Using Charles Darwin’s survey of emotions as a starting point, Stuart Walton’s A Natural History of Human Emotions examines the history of each of our core emotions—fear, anger, disgust, sadness, jealousy, contempt, shame, embarrassment, surprise, and happiness—and how these emotions have influenced both cultural and social history. We learn that primitive fear served as the engine of religious belief, while a desire for happiness led to humankind’s first musings on achieving a perfect utopia. Challenging the notion that human emotion has remained constant, A Natural History of Human Emotions explains why, in the last 250 years, society has changed its unwritten rules for what can be expressed in public and in private. Like An Intimate History of Humanity and Near a Thousand Tables, Walton’s A Natural History of Human Emotions is a provocative examination of human feelings and a fascinating take on how emotions have shaped our past.
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The author of Out of It: A Cultural History of Intoxication tackles human emotion, exploring the ten basic human emotions that shape personality and identity, blending insights from philosophy, science, history, and popular culture.
The history of emotions is one of the fastest growing fields in current historical debate, and this is the first book-length introduction to the field, synthesizing the current research, and offering direction for future study. The History of Emotions is organized around the debate between social constructivist and universalist theories of emotion that has shaped most emotions research in a variety of disciplines for more than a hundred years: social constructivists believe that emotions are largely learned and subject to historical change, while universalists insist on the timelessness and pan-culturalism of emotions. In historicizing and problematizing this binary, Jan Plamper opens emotions research beyond constructivism and universalism; he also maps a vast terrain of thought about feelings in anthropology, philosophy, sociology, linguistics, art history, political science, the life sciences—from nineteenth-century experimental psychology to the latest affective neuroscience—and history, from ancient times to the present day.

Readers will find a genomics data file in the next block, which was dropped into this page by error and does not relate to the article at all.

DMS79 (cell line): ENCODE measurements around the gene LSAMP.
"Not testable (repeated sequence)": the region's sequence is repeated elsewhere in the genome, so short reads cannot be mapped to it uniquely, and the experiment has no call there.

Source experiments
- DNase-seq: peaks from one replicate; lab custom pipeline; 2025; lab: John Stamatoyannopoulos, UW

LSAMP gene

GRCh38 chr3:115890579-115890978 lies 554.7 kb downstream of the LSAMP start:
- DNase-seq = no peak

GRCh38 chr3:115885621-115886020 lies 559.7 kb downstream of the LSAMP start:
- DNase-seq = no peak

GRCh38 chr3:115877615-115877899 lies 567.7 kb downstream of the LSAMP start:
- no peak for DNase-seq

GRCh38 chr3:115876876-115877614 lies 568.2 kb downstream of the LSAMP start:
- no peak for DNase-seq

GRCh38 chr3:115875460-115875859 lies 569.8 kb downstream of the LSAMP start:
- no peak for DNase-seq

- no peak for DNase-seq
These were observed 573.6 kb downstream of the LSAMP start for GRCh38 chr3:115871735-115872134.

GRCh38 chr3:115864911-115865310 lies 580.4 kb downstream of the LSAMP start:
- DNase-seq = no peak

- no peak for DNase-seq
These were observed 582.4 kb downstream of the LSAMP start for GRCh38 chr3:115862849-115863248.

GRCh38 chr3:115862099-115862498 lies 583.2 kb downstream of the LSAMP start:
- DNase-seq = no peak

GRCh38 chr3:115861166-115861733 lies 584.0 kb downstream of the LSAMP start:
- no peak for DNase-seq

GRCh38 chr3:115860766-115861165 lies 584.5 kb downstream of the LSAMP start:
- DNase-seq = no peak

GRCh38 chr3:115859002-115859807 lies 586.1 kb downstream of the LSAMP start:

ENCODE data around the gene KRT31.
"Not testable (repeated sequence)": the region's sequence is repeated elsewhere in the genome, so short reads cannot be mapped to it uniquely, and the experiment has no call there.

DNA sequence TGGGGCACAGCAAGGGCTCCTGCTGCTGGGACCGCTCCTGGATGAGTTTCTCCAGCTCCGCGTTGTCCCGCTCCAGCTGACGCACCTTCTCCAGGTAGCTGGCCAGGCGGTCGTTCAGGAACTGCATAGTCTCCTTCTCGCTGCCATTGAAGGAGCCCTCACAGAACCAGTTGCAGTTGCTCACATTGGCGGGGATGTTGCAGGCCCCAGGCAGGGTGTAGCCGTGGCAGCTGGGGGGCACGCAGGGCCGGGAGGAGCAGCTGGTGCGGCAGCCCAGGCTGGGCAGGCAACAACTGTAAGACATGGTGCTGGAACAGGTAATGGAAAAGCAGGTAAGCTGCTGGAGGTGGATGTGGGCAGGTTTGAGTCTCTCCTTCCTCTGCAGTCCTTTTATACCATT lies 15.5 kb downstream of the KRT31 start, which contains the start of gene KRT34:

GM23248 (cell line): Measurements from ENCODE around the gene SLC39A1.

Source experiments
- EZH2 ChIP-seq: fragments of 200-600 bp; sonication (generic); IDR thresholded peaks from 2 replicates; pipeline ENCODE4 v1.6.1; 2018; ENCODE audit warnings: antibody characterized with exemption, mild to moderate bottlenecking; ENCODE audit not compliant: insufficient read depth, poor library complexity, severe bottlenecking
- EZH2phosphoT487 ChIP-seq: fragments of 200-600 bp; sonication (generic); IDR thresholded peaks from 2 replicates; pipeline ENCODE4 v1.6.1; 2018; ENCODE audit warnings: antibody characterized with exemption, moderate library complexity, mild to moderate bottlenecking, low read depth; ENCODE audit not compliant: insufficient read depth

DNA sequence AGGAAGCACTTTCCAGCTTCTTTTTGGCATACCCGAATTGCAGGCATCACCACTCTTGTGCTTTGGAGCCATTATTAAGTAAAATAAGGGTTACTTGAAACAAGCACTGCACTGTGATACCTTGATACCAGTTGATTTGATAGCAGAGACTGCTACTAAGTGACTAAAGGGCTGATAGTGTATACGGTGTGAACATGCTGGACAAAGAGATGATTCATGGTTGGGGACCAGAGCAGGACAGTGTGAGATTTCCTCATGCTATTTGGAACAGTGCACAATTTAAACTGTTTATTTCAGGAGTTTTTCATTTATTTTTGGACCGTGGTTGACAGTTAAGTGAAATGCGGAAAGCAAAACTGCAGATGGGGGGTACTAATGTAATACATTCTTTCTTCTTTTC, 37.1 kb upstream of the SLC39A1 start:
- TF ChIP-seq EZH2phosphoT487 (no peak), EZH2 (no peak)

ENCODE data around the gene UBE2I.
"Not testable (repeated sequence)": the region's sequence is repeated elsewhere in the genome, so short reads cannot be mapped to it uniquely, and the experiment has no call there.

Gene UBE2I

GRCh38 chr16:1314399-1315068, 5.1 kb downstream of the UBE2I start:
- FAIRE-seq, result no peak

In a chest of drawers bequeathed by his grandmother, author Randal Keynes discovered the writing case of Charles and Emma Darwin’s beloved daughter Annie Darwin, who died at the age of ten. He also found the notes Darwin kept throughout Annie's illness, the eulogy he delivered at her funeral—and provocative new insights into Darwin’s views on nature, evolution, and the human condition. In Darwin, His Daughter & Human Evolution, Keynes shows that Darwin was not "a cold intellect with no place for love in his famous 'struggle for existence,' [but]...a man of uncommon warmth" (Scientific American). Creation: The True Story of Charles Darwin is now a major motion picture and the movie tie-in paperback is also available from Riverhead Books.
Do our emotions stop us being rational? For thousands of years, emotions have been thought of as obstacles to intelligent thought. In this book, leading thinkers from philosophy, psychology and neuroscience challenge this commonly held view of emotion in a series of challenging essays.
Medieval, Renaissance and Enlightenment Women Philosophers A.D. 500–1600